Patent policy comment

If there is one thing to be learned from the success of TCP/IP, the Web,
Internet mail and so on over the past couple of decades, it is that no
standard is likely to succeed unless it has a free implementation.  In
fact I'd go so far as to say that free implementations are more
important than the standards themselves.  It is vital that any standard
can be implemented as widely as possible with the minimum of hassle.

'Non-discriminatory' licensing is a complete misnomer in the case of
software patents.  Such schemes are discriminatory since they make it
impossible for free (open source) software to implement the
functionality which is encumbered.  The idea of RAND licensing might
make sense for physical goods, where there is an inherit marginal cost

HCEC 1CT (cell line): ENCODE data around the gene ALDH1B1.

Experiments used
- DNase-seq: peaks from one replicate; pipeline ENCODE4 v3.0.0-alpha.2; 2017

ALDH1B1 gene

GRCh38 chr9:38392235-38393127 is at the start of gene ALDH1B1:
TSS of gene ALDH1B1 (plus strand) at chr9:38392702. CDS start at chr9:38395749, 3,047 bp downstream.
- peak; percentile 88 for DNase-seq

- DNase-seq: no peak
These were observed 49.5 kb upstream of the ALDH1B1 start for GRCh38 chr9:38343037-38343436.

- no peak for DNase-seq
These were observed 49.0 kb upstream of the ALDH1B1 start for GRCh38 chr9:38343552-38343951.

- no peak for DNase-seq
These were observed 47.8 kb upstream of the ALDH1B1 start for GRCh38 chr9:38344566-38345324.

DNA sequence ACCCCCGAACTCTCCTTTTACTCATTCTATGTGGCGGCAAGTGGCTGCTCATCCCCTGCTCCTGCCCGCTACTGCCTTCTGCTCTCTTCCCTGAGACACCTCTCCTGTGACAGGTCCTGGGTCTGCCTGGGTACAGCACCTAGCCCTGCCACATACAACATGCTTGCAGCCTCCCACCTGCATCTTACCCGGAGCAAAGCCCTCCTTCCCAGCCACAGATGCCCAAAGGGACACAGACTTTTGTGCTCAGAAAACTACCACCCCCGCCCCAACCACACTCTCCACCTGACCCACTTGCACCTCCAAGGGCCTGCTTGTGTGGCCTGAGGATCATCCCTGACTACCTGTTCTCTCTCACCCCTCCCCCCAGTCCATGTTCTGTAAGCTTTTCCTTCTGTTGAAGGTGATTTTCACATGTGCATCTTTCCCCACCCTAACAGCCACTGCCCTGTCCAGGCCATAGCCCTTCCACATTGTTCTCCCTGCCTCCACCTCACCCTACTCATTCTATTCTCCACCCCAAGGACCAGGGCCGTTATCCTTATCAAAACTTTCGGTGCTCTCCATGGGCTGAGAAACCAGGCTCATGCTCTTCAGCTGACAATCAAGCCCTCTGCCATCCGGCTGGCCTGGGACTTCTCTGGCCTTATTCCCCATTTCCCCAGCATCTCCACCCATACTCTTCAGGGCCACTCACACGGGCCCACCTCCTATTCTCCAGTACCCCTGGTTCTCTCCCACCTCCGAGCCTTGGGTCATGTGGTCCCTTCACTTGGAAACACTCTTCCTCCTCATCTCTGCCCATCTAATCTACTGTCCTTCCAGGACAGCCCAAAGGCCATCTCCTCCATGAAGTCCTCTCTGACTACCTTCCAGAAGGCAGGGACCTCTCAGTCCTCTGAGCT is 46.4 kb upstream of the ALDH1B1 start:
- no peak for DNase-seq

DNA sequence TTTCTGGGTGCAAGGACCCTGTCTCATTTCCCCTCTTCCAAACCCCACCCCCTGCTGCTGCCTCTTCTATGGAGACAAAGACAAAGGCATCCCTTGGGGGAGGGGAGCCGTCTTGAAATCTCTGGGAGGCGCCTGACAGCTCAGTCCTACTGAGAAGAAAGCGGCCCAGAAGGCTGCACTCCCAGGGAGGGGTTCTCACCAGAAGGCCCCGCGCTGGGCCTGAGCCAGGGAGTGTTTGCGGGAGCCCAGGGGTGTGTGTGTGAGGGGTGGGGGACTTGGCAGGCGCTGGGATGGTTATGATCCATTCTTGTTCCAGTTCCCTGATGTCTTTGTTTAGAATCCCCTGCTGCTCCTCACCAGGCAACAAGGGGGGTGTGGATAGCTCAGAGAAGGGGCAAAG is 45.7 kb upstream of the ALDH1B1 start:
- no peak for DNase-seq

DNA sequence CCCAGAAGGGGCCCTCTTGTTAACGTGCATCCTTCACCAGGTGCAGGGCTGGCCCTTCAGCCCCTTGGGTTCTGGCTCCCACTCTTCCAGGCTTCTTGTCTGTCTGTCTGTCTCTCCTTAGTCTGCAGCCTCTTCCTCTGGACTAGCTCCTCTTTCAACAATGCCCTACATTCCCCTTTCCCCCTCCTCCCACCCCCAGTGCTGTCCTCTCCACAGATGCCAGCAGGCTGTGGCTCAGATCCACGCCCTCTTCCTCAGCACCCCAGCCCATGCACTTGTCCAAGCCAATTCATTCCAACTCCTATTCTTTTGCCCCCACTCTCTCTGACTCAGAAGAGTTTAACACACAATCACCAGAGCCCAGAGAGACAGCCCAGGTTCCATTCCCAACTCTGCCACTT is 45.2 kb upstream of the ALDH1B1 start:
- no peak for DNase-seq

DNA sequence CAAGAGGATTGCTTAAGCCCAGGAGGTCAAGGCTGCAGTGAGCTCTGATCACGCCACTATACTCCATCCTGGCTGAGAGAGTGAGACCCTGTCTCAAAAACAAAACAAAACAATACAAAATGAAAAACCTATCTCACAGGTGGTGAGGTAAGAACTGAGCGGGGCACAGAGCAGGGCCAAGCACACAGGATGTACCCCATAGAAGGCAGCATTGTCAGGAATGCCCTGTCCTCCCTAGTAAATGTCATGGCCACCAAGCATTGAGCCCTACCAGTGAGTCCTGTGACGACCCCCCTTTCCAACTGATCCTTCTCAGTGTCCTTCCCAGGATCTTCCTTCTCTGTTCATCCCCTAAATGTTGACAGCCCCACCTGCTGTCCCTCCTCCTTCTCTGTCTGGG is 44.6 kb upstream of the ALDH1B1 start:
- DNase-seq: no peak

in each unit, but not for software.

If the W3C starts producing standards which cannot be implemented
without paying a tax to certain people who hold patents, then these
standards and ultimately the W3C itself will become irrelvant.

The Web's success and the W3C's success are built on standards which are
freely implementable by all and which have reasonable free-software
implementations.  Please do not throw that away by getting caught up in
the current fad for dubious, land-grab software patenting.  A sensible
requirement would be that any W3C standard should be implementable
worldwide in freely distributable and modifiable code.  In other words,
please keep the status quo.

(About me: I am a computer science undergraduate, I recently finished a
six month industrial placement developing Web applications at ArsDigita
so you could count me as a 'developer' also.)

Ed Avis <>
Finger for PGP key

Received on Sunday, 30 September 2001 13:30:20 UTC